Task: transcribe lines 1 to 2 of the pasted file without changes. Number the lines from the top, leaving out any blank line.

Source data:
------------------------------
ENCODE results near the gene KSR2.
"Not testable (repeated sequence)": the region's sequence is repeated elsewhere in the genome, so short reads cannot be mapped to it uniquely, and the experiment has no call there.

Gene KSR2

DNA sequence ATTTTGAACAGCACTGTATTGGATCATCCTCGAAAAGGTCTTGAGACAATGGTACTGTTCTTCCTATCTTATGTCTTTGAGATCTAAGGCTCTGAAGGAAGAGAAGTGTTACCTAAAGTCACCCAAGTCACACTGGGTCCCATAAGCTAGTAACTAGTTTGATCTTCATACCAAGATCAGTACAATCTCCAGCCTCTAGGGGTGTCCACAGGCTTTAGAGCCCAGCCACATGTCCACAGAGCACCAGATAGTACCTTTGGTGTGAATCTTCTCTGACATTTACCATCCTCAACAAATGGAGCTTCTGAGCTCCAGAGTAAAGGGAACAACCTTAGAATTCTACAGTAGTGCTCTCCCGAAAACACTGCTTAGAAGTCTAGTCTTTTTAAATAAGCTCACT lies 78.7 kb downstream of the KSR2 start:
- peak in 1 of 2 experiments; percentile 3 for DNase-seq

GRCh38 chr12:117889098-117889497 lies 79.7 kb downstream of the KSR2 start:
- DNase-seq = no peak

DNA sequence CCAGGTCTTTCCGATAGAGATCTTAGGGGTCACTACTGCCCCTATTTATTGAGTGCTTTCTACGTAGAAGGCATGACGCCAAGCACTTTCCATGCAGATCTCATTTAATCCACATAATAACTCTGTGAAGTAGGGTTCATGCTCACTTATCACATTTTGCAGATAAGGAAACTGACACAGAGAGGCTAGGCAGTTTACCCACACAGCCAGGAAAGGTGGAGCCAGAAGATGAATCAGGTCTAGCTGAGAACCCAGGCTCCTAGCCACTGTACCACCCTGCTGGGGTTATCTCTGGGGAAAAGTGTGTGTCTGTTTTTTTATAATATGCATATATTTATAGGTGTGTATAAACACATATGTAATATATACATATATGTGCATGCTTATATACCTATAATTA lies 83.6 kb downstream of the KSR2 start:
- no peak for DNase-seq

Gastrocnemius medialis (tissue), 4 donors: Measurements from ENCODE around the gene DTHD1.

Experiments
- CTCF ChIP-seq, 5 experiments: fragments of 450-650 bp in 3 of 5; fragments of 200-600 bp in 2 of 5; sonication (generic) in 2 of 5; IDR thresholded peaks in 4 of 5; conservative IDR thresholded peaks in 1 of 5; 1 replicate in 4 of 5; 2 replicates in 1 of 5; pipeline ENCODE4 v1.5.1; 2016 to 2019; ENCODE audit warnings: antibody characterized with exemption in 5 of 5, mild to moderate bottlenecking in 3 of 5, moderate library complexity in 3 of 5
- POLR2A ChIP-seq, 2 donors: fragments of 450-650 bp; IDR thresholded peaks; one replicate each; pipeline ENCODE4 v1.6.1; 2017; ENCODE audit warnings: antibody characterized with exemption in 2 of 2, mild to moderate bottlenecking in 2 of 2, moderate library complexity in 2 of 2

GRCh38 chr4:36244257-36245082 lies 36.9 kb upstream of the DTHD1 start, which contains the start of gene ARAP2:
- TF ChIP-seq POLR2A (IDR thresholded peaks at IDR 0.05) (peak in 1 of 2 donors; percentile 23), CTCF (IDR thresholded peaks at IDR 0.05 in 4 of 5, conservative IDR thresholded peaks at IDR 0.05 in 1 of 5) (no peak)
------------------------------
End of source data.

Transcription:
ENCODE results near the gene KSR2.
"Not testable (repeated sequence)": the region's sequence is repeated elsewhere in the genome, so short reads cannot be mapped to it uniquely, and the experiment has no call there.